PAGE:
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This Girl Can campaign celebrated for featuring 'real' female fitness stories
POSTED 15 Jan 2020 . BY Tom Walker
The film has been designed to show the 'raw, unfiltered reality of women exercising in whatever way that works for them' Credit: Sport England
"We've designed the new adverts to show things we're still not seeing"
– Lisa O'Keefe
The latest edition of the highly-successful This Girl Can Campaign has been celebrated for its "taboo-busting" and "brave" take on what female fitness really looks like.

The new body-positive advert is seen as a perfect antidote to what has been described as "unrealistic and negative images of women" often used in fitness-related online content and media marketing campaigns.

According to Sport England, the film has been designed to show the raw, unfiltered reality of women exercising in whatever way that works for them.

The advert has been created on the back of research by Sport England, which revealed that 63 per cent of women who see slim, toned bodies on social media sites say this has a negative impact on them.

The research also highlighted the possible negative role played by so-called influencers.

Less than a fifth (18 per cent) of women who follow fitness influencers find their highly-polished and curated personalities relatable, while nearly a quarter (24 per cent) of women are actually negatively affected by influencer content – as it often makes them feel bad about themselves.

Sport England has now called for influencers, media and brands to feature more realistic and diverse imagery of women to promote sport and physical activity.

Lisa O’Keefe, Sport England director of insight, said she hopes the advert will convince women they don’t need to be in shape or super confident in their bodies to take part.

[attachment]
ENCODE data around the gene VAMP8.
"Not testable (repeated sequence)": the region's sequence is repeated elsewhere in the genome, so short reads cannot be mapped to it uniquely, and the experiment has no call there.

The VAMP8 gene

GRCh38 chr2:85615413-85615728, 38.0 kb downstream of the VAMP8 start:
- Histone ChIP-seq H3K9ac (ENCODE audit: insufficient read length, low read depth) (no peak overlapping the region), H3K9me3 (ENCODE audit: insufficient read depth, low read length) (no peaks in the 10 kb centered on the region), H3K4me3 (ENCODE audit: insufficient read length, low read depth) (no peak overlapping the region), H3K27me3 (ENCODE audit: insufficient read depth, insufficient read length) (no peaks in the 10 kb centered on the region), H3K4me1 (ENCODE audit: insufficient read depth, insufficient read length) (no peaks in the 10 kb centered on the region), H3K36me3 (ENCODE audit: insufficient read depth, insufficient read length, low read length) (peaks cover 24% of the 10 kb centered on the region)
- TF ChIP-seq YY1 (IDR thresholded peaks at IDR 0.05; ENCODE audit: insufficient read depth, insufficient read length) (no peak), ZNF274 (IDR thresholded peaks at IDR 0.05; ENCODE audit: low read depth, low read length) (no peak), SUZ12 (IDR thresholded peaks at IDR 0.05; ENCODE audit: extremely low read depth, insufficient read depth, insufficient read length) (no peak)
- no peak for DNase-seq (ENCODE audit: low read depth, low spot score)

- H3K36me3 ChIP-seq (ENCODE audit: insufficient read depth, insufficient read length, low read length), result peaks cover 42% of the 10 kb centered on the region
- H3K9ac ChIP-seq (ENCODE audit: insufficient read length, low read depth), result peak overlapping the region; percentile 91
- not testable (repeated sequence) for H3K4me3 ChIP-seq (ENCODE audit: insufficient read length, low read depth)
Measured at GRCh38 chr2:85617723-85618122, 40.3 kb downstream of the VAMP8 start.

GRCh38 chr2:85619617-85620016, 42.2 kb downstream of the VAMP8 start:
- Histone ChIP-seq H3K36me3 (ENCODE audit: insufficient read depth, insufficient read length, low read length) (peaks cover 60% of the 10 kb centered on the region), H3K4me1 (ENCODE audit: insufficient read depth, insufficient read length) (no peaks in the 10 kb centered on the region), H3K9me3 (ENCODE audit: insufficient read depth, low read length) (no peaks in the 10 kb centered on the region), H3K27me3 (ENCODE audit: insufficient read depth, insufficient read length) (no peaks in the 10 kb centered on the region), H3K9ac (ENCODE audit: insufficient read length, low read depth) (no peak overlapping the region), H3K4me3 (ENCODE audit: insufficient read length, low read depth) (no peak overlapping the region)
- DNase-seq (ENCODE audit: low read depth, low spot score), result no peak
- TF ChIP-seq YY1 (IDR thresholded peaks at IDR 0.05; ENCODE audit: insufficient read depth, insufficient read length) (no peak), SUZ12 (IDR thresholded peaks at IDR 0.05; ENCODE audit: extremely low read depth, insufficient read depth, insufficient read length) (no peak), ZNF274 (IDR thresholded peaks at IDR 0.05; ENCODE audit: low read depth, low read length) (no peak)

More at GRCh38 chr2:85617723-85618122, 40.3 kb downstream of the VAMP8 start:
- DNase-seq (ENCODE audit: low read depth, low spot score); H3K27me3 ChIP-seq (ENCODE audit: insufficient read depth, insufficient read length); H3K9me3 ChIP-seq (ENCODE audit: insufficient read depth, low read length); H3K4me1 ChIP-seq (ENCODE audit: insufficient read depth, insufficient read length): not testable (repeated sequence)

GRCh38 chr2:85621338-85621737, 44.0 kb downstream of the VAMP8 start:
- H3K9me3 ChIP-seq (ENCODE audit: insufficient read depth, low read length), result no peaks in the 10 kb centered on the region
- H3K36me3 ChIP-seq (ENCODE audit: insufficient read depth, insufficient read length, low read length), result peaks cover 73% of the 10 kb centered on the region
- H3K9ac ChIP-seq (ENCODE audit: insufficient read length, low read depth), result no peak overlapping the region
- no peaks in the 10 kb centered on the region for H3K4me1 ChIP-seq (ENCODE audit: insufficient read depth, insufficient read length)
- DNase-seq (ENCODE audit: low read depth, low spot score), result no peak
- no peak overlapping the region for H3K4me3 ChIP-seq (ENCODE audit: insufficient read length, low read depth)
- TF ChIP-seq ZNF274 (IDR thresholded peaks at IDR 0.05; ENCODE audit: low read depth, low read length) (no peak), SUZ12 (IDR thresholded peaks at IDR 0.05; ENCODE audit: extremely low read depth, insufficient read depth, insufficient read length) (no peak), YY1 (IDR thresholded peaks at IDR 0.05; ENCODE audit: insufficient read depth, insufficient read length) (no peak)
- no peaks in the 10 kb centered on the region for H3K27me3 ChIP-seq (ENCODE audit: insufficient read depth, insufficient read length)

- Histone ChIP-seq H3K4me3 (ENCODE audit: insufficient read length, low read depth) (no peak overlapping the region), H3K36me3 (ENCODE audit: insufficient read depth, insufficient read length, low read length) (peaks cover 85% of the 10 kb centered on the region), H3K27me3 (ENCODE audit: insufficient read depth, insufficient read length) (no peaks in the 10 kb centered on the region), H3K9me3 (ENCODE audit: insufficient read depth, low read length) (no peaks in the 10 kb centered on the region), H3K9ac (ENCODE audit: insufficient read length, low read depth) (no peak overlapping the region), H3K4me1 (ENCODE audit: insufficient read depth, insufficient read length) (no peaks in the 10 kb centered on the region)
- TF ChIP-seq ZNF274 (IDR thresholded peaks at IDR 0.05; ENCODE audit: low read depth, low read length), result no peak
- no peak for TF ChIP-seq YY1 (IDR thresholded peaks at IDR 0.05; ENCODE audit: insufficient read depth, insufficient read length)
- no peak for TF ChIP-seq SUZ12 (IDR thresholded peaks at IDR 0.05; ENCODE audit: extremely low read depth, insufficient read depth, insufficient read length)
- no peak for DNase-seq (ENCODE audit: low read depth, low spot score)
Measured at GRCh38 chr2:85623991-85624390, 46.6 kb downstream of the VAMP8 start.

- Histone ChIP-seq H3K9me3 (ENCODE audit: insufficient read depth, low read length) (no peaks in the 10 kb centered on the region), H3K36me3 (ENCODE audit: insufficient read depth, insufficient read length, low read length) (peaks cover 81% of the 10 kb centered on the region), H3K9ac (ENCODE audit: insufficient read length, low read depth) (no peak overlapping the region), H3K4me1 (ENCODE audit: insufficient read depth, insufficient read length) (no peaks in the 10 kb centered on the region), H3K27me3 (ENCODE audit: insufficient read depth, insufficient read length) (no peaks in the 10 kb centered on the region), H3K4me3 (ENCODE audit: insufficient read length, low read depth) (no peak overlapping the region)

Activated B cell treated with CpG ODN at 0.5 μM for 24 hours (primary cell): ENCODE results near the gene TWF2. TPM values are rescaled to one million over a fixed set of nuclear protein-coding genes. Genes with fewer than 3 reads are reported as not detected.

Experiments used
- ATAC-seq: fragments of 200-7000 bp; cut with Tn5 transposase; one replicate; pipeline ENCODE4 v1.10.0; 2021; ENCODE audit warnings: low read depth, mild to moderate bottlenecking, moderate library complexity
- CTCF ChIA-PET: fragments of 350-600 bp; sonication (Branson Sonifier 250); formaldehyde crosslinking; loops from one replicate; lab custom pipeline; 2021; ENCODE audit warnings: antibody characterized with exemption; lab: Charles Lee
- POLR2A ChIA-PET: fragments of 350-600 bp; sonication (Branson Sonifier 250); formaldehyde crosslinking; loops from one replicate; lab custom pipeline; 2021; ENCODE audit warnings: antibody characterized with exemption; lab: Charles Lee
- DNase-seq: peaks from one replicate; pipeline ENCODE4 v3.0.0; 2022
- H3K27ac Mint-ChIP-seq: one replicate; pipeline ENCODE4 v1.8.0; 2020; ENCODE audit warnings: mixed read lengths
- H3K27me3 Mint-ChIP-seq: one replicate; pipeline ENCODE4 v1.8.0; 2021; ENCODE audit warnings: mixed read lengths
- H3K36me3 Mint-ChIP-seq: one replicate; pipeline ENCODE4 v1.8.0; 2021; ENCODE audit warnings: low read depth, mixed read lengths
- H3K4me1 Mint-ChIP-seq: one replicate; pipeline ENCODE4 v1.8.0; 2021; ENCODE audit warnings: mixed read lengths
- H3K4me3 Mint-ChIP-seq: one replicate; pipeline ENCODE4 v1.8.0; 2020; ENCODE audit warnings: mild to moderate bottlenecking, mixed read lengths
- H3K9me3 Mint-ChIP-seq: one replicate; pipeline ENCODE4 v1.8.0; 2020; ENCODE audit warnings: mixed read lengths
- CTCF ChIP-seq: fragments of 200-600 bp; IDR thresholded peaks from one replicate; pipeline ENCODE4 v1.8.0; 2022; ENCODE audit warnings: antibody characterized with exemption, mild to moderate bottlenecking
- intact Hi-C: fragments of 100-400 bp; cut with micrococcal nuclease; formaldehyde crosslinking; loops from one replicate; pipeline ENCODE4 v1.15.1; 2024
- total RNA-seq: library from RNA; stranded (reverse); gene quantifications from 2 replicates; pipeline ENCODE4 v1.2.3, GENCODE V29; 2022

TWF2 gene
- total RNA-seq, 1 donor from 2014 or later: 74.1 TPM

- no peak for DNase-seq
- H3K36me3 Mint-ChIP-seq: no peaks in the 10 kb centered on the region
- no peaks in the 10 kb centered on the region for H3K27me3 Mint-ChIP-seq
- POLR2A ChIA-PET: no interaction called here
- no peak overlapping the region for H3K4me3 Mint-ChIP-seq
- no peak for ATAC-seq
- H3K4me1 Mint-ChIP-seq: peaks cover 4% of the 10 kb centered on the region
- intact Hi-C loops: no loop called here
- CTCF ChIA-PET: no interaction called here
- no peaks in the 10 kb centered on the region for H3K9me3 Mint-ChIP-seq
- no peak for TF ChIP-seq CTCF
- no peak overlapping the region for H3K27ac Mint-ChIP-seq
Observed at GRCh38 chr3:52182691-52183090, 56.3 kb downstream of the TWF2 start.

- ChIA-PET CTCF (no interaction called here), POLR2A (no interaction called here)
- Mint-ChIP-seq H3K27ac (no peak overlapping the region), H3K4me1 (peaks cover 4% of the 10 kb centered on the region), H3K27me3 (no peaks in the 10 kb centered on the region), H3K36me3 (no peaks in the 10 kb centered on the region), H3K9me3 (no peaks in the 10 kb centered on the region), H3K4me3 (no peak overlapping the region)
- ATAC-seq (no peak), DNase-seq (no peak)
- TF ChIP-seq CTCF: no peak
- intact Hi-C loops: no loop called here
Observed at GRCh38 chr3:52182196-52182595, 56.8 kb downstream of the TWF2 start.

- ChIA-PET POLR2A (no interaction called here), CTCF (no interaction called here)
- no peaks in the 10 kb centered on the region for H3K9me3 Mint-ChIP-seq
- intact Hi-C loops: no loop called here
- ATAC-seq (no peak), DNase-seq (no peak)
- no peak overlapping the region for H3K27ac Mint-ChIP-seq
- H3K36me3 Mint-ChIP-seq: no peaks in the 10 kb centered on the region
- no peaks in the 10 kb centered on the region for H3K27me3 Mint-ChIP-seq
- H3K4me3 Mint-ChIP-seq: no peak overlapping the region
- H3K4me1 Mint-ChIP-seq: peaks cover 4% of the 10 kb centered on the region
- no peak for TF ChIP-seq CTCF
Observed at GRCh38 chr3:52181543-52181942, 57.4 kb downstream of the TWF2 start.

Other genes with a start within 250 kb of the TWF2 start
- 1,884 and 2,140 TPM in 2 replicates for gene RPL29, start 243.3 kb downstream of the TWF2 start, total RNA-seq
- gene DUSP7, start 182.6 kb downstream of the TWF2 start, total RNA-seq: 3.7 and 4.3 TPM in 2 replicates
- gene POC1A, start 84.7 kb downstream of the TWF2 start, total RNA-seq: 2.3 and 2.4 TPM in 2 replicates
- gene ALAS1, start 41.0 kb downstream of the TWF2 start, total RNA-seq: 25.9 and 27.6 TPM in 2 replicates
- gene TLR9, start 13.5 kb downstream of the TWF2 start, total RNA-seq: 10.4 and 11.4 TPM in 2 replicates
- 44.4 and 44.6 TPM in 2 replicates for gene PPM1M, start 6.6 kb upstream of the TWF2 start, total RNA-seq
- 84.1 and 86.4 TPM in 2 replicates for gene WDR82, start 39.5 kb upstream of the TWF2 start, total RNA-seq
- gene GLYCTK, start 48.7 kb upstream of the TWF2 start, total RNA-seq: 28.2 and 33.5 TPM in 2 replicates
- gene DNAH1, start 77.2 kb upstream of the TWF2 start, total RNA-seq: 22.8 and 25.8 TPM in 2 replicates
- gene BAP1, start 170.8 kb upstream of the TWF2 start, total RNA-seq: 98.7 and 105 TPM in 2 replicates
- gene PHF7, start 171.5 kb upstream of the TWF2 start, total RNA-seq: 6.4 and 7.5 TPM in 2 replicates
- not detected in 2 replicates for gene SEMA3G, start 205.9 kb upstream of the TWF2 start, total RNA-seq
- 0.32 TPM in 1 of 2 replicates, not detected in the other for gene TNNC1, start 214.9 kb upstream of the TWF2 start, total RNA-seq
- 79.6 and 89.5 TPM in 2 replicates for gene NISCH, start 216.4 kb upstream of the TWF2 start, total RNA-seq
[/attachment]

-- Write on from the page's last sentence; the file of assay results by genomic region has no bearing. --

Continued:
“This Girl Can is about helping women feel confident, so they can overcome the fears about being judged that our research showed was stopping many from getting active,” O'Keefe said.

“Since we launched five years ago, we're seeing more relatable images in advertising and social media, but there's a long way to go until women's lives are being shown in a realistic way.

“We've designed the new adverts to show things we're still not seeing - women using exercise to manage period symptoms or juggling motherhood - all while celebrating women of all shapes, sizes, abilities and backgrounds.”

The This Girl Can campaign was developed by Sport England to promote sport among women and is now in its fifth year. The first television advert was aired on 12 January 2015.

It was created to tackle the significant gender gap found in sports and exercise, to build women’s confidence around being active and help them meet the Chief Medical Officers’ guidance. The campaign was based on the insight that 75% of women say they want to do more sporting activities or exercise, but one of the unifying barriers found to be holding them back is a fear of judgement.